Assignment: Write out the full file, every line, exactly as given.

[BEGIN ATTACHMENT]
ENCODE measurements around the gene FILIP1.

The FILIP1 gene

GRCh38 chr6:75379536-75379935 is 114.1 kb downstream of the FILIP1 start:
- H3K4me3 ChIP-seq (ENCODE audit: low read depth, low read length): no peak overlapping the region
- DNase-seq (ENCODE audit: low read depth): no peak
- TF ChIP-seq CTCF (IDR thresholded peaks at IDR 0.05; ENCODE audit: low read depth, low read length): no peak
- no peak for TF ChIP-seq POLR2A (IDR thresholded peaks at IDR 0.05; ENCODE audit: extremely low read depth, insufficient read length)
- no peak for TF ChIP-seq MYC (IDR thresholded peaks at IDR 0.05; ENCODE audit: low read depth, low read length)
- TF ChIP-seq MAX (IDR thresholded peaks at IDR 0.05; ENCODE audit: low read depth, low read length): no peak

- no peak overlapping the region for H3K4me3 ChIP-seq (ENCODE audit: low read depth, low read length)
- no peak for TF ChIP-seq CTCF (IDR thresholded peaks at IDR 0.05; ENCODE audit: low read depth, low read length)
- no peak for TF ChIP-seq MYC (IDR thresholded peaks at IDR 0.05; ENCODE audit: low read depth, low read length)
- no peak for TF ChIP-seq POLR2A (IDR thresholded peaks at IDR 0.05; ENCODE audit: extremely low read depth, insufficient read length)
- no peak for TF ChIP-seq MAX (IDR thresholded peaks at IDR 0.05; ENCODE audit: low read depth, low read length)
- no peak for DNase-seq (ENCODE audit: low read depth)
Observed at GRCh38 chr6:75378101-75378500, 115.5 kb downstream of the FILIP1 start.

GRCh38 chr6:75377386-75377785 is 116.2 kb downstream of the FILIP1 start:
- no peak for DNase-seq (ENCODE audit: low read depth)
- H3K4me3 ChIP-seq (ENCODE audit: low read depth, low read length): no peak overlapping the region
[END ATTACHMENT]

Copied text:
ENCODE measurements around the gene FILIP1.

The FILIP1 gene

GRCh38 chr6:75379536-75379935 is 114.1 kb downstream of the FILIP1 start:
- H3K4me3 ChIP-seq (ENCODE audit: low read depth, low read length): no peak overlapping the region
- DNase-seq (ENCODE audit: low read depth): no peak
- TF ChIP-seq CTCF (IDR thresholded peaks at IDR 0.05; ENCODE audit: low read depth, low read length): no peak
- no peak for TF ChIP-seq POLR2A (IDR thresholded peaks at IDR 0.05; ENCODE audit: extremely low read depth, insufficient read length)
- no peak for TF ChIP-seq MYC (IDR thresholded peaks at IDR 0.05; ENCODE audit: low read depth, low read length)
- TF ChIP-seq MAX (IDR thresholded peaks at IDR 0.05; ENCODE audit: low read depth, low read length): no peak

- no peak overlapping the region for H3K4me3 ChIP-seq (ENCODE audit: low read depth, low read length)
- no peak for TF ChIP-seq CTCF (IDR thresholded peaks at IDR 0.05; ENCODE audit: low read depth, low read length)
- no peak for TF ChIP-seq MYC (IDR thresholded peaks at IDR 0.05; ENCODE audit: low read depth, low read length)
- no peak for TF ChIP-seq POLR2A (IDR thresholded peaks at IDR 0.05; ENCODE audit: extremely low read depth, insufficient read length)
- no peak for TF ChIP-seq MAX (IDR thresholded peaks at IDR 0.05; ENCODE audit: low read depth, low read length)
- no peak for DNase-seq (ENCODE audit: low read depth)
Observed at GRCh38 chr6:75378101-75378500, 115.5 kb downstream of the FILIP1 start.

GRCh38 chr6:75377386-75377785 is 116.2 kb downstream of the FILIP1 start:
- no peak for DNase-seq (ENCODE audit: low read depth)
- H3K4me3 ChIP-seq (ENCODE audit: low read depth, low read length): no peak overlapping the region